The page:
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Title: Patrimony and power : a study of Lairds and landownership in the Scottish Borders.
Author: Morris, Angela.
Awarding Body: University of Edinburgh
Current Institution: University of Edinburgh
Date of Award: 1989
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In this thesis I point to the continued existence in the Scottish Borders of a small number of traditional, great landowning families who exert an enormous amount of power and influence at the level of everyday life. I attempt to show how the basis of this power has changed over time. What started out as essentially military power became, with the Agricultural Revolution, economic power. At the same time, an increasingly political basis to this power was being developed and this was sustained, more or less, until the reorganisation of Scottish local government in 1974. After reorganisation, politics as a channel of influence became blocked and for a while it seemed as if the days when the lairds ran rural society were over, ending not so much with a bang as with a whimper. In the Borders this was not the case, for many lairds had already been busy investigating new ways to make their presence felt. This was achieved by enterprising lairds like the Duke of Buccleuch and the Duke of Roxburghe being prepared to open their stately/ancestral homes to the public; laying the foundations for the birth of a Scottish 'heritage industry' as they did so. The basis of power was thus transferred from the level of politics to that of ideology and it is with this transformation that I am essentially concerned.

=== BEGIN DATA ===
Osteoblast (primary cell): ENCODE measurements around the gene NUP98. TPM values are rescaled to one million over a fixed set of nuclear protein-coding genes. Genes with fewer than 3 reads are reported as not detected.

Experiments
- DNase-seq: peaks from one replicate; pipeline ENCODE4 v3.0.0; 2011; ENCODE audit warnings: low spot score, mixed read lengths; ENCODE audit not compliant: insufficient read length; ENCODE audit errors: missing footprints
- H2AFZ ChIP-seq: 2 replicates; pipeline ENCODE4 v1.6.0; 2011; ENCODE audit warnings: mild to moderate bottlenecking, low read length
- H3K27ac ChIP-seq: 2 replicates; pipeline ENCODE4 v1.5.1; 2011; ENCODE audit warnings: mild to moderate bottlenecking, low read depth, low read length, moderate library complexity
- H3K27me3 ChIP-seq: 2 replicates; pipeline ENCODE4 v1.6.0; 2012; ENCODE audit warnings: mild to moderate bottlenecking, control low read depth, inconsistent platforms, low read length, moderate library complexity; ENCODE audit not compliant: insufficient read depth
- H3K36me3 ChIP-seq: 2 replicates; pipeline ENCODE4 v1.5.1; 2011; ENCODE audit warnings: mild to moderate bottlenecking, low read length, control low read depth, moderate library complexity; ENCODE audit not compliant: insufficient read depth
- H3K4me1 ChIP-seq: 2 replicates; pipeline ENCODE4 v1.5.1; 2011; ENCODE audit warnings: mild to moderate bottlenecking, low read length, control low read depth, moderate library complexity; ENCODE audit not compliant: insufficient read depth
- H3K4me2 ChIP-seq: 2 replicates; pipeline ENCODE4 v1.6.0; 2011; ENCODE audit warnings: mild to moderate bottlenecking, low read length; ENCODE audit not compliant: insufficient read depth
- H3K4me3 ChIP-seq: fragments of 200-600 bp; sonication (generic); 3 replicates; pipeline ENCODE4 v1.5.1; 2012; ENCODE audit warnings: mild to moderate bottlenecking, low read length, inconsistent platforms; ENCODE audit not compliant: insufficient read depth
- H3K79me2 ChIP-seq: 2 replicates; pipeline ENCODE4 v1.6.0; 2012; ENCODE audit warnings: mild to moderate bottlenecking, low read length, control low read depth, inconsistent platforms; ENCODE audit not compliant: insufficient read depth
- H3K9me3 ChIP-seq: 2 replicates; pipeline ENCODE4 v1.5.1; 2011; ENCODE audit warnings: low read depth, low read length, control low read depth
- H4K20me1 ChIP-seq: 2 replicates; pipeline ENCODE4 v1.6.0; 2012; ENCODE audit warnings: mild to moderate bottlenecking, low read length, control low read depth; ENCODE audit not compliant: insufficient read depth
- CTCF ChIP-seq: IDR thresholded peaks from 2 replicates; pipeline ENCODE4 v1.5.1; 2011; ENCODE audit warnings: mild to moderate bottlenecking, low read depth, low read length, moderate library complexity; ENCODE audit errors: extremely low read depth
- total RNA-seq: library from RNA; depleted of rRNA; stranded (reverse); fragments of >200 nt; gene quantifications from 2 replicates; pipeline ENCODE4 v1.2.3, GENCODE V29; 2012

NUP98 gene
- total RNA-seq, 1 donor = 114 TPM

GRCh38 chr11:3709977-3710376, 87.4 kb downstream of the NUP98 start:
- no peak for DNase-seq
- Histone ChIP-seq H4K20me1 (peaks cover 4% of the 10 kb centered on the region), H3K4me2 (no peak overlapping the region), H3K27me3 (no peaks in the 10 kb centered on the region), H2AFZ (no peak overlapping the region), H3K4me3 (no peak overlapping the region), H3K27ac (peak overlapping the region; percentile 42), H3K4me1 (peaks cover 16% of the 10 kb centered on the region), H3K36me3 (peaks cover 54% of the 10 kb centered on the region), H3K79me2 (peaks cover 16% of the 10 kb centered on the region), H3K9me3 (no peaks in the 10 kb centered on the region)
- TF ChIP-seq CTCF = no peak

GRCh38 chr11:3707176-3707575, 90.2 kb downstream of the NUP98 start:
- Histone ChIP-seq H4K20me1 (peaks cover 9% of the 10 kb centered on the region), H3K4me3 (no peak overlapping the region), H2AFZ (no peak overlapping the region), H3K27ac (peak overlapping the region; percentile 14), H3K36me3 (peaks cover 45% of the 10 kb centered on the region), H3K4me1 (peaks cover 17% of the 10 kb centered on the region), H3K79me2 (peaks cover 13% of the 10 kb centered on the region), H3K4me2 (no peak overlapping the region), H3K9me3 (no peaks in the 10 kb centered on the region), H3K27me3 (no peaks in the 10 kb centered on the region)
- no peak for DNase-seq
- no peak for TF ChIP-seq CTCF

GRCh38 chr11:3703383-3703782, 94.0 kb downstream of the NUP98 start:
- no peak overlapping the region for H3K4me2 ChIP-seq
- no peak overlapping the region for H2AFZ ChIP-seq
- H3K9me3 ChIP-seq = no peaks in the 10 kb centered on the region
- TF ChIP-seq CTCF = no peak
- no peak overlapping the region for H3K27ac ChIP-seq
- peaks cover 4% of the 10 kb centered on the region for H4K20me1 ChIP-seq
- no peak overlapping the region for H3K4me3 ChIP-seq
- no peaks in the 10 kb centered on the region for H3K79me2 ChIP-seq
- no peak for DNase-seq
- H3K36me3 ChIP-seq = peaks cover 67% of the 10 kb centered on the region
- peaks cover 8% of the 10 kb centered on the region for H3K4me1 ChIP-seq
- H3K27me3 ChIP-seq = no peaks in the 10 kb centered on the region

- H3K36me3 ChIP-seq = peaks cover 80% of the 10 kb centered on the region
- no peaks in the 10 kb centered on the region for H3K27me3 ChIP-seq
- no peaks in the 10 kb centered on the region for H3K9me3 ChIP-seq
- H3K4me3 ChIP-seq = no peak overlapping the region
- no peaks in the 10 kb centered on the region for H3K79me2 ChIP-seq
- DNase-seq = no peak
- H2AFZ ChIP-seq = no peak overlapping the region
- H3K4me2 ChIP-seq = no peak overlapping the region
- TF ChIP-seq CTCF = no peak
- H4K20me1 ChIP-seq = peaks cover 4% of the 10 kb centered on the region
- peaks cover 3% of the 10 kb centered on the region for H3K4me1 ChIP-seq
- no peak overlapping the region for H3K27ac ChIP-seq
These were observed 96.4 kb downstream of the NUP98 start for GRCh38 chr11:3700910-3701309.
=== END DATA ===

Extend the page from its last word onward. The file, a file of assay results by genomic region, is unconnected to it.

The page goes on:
Supervisor: Not available Sponsor: Not available
Qualification Name: Thesis (Ph.D.) Qualification Level: Doctoral
EThOS ID:  DOI: Not available
Keywords: History the Scottish Borders